Monday, January 17, 2005

"Chicken scratch!"

"No, Dad. It's shorthand."

Mom took Pitman; I learned Gregg. Dad didn't care about the differences. As far as he was concerned they were both, "Chicken scratch!"

By the time I in my junior year of high school, I was using shorthand to take notes in all of my other classes. Since by then I'd also had several years of typing, I typed all of my reports, too. The teachers didn't care how class notes were taken, but I'm sure getting the reports they assigned turned in typed instead of scrawled earned me an occasional extra point or two. Except for my Senior year with Mrs. Robinson in World Lit. She took a point off because of a typo and I only got a 99 on that report I did comparing five different forms of short poetry. Now you tell me, was that fair? I didn't think so and still don't. I'd worked hard on that report and . . .


When Da Kid was getting ready to select his high school classes, I insisted on two no matter what else he took: shorthand and typing. Unfortunately, by then no one had taught shorthand in years. It was gone from schools completely.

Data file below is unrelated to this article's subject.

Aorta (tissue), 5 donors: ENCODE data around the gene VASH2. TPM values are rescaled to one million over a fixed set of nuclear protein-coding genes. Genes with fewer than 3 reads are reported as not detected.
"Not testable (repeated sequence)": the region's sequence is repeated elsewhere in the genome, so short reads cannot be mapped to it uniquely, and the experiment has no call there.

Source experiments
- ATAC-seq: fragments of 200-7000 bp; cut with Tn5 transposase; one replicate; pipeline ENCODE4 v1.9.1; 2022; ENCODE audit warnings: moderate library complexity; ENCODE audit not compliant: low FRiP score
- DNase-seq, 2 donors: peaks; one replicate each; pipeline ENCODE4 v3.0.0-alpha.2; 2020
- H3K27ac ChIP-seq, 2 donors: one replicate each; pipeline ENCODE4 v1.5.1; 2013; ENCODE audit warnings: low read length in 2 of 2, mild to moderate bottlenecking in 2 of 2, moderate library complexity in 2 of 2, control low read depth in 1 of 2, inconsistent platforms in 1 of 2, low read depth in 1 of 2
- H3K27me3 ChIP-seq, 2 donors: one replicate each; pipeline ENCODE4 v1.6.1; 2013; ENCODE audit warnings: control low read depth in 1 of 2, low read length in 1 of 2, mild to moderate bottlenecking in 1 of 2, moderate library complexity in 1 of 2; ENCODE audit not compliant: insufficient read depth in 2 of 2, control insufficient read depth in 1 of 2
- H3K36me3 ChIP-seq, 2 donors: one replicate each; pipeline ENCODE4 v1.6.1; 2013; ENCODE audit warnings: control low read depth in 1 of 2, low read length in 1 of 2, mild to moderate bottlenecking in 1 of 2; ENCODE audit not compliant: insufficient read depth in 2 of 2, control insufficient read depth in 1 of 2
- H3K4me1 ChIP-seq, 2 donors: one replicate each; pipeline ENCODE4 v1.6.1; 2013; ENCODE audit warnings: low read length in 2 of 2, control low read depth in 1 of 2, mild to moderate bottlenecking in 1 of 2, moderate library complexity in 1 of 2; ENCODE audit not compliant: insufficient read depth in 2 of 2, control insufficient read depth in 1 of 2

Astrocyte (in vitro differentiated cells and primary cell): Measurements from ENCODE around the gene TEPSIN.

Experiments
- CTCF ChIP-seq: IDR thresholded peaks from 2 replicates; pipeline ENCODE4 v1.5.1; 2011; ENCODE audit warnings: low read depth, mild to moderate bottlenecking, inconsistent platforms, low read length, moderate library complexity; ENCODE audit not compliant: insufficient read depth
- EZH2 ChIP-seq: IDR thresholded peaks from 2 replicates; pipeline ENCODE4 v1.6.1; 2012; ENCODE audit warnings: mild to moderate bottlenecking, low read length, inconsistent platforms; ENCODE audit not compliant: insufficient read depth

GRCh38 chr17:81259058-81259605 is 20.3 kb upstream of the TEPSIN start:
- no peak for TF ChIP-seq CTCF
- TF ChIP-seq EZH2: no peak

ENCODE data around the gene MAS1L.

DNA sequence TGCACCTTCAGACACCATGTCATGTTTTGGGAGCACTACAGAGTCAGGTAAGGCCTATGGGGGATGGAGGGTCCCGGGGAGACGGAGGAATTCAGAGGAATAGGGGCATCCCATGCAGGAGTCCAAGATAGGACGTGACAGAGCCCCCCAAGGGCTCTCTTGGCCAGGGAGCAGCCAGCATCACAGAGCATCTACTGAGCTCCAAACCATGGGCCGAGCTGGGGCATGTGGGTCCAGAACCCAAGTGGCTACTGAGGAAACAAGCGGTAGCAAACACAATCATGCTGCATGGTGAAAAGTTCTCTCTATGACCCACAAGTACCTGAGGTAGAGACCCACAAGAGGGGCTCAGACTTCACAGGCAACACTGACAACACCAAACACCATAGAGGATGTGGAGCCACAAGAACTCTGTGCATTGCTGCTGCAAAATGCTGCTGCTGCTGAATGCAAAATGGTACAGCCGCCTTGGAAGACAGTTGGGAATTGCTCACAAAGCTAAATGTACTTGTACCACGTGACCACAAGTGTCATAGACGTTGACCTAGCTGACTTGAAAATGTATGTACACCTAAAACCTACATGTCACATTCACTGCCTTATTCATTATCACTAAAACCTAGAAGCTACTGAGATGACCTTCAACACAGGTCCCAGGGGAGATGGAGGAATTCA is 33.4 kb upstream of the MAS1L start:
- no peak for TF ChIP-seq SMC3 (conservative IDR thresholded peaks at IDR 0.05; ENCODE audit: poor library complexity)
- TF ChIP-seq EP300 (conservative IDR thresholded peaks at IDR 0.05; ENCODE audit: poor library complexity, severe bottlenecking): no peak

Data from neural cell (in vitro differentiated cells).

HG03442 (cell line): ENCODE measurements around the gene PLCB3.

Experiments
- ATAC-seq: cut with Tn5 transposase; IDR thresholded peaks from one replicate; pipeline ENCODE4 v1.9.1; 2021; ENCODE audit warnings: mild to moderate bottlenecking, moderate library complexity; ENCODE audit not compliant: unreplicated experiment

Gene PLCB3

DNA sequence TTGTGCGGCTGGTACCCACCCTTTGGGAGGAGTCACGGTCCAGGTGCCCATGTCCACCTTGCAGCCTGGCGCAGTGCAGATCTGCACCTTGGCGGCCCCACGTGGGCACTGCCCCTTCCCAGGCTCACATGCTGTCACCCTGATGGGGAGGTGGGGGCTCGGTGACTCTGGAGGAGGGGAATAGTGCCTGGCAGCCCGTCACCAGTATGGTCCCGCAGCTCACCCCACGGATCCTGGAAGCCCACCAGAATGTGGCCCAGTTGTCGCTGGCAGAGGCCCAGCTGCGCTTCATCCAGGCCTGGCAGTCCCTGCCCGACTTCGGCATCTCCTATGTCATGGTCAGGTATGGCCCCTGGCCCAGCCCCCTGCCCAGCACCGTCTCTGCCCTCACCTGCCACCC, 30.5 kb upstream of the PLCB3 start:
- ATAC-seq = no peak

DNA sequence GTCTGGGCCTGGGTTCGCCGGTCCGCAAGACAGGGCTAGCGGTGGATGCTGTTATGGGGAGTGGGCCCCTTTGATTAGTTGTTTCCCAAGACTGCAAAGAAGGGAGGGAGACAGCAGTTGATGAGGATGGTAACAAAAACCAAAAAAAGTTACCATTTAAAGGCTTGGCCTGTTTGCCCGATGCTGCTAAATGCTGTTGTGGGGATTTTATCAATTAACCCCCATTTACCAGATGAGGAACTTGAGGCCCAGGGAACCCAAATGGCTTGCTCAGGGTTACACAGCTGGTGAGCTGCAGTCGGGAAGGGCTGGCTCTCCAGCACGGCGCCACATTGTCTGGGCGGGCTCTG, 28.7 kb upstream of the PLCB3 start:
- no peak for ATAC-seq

Now, however, it might be making a comeback:

"I started thinking recently how nice it is to have a skill like that, how helpful it is in meetings and with note-taking in college," [said former computer programer Kim Skimmons].
Skimmons is one of 12 who'd just graduated from a 12-week adult education class in shorthand. Others in her class included "a housewife who plans to teach the method to her young children, an administrative assistant in a local elementary school, a college student born in Indonesia, and a man who works in the intelligence field."

Hopefully it will continue as shorthand is rediscovered.


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